Frank Frost recently passed away, leaving behind a legacy of very fine recordings. His last, "The Jelly Roll Kings," recorded with long time soulmate Sam Carr, is right up there with the best of them. It's an album of down home Blues at its very best, brim full of passion and power.
Frank Frost and Sam Carr worked together for over 40 years, preferring to remain in the South, fitting gigs and recording sessions around their beloved fishing trips. Originally working in Frank Frost and the Nighthawks, they later became the Jelly Roll Kings with Big Jack Johnson on guitar. After a misunderstanding Johnson moved on, but Frost and Carr stayed together, and here they are joined by producer Fred James on guitar and bass. It may be a bit of a departure from James' more usual Nashville Blues scene, but he does a perfect job, leaving the spotlight to the old timers, and only stepping in when invited by Frost.
The band come crashing in on the opener ("Let's Go Out Tonight"), and are in the groove from the very first note. They never lose it on a journey that runs right through to the closing instrumental "Done With Me," and the way is littered with highlights. Every track is impressive, but the simplicity of "Mess Around" is especially effective, and highlights the attraction of Frost and Carr. There's no frills, it's just straight ahead, no nonsense Blues played with real feeling.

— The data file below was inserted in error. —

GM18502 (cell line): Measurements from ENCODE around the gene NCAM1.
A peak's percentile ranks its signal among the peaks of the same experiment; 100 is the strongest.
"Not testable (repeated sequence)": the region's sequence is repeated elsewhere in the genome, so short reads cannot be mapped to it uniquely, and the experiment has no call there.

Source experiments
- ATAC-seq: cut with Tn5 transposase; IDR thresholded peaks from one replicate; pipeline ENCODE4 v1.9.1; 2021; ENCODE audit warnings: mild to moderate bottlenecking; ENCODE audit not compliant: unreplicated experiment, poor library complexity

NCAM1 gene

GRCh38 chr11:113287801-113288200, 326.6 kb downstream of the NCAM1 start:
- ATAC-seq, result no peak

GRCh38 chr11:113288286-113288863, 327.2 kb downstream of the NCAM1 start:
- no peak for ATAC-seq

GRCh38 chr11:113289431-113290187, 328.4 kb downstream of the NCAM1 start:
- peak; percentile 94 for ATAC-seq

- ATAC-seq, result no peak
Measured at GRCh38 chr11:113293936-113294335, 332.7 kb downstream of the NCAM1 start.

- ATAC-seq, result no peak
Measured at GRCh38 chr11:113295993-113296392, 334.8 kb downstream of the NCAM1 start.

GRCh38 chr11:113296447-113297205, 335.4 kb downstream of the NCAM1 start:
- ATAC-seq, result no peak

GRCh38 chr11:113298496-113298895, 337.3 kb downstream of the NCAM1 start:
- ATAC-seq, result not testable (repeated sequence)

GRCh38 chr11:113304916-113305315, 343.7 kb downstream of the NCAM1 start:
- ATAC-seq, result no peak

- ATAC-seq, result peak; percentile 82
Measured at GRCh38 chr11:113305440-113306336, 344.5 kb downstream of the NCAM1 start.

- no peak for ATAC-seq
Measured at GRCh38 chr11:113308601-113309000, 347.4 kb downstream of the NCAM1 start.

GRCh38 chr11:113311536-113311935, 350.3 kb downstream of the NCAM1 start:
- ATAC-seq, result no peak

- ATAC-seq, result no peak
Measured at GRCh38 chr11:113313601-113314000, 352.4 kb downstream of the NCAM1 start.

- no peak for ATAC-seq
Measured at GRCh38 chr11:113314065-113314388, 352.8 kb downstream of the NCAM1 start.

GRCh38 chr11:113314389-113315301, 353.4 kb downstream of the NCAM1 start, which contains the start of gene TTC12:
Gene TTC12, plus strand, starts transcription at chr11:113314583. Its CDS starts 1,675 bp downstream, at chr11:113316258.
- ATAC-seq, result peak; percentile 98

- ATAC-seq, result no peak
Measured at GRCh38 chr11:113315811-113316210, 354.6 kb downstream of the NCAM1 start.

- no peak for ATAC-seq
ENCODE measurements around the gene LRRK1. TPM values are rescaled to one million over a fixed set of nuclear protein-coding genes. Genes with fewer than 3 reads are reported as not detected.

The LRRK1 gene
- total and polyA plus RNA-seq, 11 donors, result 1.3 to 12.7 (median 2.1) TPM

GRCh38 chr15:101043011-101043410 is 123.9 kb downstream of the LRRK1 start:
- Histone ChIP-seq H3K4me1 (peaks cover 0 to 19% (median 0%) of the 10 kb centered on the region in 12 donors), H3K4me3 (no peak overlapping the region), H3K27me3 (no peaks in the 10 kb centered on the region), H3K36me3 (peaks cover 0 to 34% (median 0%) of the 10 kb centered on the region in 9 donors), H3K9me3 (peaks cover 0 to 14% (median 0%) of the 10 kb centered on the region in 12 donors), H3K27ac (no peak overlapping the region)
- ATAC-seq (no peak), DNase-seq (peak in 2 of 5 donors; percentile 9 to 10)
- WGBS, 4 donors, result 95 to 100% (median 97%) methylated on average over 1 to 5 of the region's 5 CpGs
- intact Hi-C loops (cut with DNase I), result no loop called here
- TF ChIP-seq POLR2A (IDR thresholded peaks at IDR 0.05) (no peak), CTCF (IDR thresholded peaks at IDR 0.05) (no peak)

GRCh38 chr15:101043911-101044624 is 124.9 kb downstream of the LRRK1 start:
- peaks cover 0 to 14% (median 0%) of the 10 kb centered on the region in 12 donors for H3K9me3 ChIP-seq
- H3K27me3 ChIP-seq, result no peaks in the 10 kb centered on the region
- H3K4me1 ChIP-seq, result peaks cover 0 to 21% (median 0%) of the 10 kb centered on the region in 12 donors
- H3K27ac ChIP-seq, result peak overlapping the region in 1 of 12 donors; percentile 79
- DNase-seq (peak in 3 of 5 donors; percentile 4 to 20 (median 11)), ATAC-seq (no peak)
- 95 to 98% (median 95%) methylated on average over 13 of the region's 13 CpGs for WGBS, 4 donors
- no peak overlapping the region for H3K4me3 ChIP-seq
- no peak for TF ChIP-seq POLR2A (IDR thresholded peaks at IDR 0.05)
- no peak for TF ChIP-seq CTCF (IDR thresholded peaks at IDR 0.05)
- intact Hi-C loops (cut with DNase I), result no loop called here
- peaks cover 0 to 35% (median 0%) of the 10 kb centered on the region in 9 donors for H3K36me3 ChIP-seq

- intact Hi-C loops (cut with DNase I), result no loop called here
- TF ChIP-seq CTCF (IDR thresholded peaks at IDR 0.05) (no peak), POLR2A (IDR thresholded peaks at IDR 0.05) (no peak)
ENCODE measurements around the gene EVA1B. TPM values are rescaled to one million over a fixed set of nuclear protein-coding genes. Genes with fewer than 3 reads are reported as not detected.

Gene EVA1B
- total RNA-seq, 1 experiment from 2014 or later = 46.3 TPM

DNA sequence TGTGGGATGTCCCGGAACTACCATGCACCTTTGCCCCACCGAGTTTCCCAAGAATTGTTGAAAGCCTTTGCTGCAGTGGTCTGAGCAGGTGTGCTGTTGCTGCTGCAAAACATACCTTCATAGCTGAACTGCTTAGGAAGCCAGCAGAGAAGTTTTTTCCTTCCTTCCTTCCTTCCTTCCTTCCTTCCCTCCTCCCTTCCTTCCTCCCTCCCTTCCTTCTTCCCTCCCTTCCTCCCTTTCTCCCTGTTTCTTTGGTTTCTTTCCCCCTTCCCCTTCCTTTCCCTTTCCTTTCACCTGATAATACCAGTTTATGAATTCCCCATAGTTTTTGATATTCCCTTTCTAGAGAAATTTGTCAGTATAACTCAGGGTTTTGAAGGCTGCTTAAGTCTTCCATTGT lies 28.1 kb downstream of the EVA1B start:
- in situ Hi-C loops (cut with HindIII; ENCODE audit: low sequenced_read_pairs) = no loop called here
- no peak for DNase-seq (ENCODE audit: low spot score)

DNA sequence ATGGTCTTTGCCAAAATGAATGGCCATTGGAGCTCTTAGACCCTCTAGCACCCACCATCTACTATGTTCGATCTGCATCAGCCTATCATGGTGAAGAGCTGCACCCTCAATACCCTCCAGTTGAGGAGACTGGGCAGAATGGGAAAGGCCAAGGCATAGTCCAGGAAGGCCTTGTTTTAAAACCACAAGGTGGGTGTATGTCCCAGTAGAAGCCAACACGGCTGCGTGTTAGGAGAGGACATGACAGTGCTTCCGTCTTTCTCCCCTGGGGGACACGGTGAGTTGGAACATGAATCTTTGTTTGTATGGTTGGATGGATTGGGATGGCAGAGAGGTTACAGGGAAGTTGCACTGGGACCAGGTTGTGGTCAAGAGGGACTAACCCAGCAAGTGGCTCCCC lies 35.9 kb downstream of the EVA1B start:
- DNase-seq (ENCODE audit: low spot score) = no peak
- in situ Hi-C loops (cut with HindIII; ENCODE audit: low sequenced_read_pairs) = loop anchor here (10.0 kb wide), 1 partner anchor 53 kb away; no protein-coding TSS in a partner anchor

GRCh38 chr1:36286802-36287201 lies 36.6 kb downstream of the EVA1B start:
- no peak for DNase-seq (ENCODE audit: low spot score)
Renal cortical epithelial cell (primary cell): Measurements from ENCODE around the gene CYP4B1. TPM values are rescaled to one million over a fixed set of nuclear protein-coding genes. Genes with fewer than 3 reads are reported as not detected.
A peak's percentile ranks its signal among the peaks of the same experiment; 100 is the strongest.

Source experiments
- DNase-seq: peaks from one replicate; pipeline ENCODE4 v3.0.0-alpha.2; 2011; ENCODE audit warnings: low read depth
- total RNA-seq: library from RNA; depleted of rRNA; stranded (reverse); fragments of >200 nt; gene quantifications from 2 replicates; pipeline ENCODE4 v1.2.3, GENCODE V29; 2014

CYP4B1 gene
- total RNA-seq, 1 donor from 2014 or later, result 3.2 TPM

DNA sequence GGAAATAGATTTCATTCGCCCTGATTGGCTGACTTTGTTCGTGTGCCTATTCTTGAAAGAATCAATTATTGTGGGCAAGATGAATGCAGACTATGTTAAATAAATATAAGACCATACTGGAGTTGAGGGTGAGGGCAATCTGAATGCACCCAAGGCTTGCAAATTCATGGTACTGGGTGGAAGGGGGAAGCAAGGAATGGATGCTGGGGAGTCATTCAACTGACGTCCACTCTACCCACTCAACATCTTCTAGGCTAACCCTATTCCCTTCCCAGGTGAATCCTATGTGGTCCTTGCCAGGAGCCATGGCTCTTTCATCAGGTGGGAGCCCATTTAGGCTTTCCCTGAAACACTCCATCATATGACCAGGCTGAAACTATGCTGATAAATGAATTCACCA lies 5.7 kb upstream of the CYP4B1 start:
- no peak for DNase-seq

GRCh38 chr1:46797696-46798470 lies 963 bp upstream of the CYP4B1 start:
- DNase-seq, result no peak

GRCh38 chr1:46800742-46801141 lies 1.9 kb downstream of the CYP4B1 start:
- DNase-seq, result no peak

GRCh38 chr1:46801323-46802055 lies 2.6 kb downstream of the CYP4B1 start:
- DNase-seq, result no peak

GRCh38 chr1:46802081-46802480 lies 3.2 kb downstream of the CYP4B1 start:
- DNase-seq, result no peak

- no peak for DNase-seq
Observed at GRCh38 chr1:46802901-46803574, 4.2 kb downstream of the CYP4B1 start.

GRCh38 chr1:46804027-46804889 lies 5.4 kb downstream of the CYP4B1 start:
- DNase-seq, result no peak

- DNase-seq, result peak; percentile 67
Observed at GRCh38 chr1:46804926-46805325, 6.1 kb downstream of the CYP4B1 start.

Frost's harp playing is highly expressive and powerful. He attributed it to playing from the gut, rather than the chest. There's a raw edge to his style, making him sound a little like an unpolished version of Sonny Boy Williamson II, and all the better for it. Frost also wrote 11 of the 12 tracks here, and handles the singing in a very effective worldly-weary style. Carr wrote the other track ("Owl Headed Woman") which he also sing.
Carr, who is also fluent on guitar, bass and keyboards, is a drummer's drummer. He only took up drumming because he couldn't find a steady drummer for the band. Fortunately his father's protestations that "You'll never be able to play drums. Why, you couldn't even cool soup." turned out to be wide of the mark. Carr was the foundation of most things that he and Frost did, both on and off stage, even though he's ten years Frost's senior. There was a synergy between the two of them which is apparent on their recordings but was especially evident in their live performances.
"The Jelly Roll Kings" should be in everyone's collection, as a lasting tribute to the legend that was Frank Frost, if for no other reason. It stands on its own merits, too, as one of the finest examples of how powerful down home Blues can sound in the hands of experts. Essential listening.
HMG/Hightone Records: www.hightone.com
This review is copyright © 1999 by Gordon Baxter, and Blues On Stage, all rights reserved.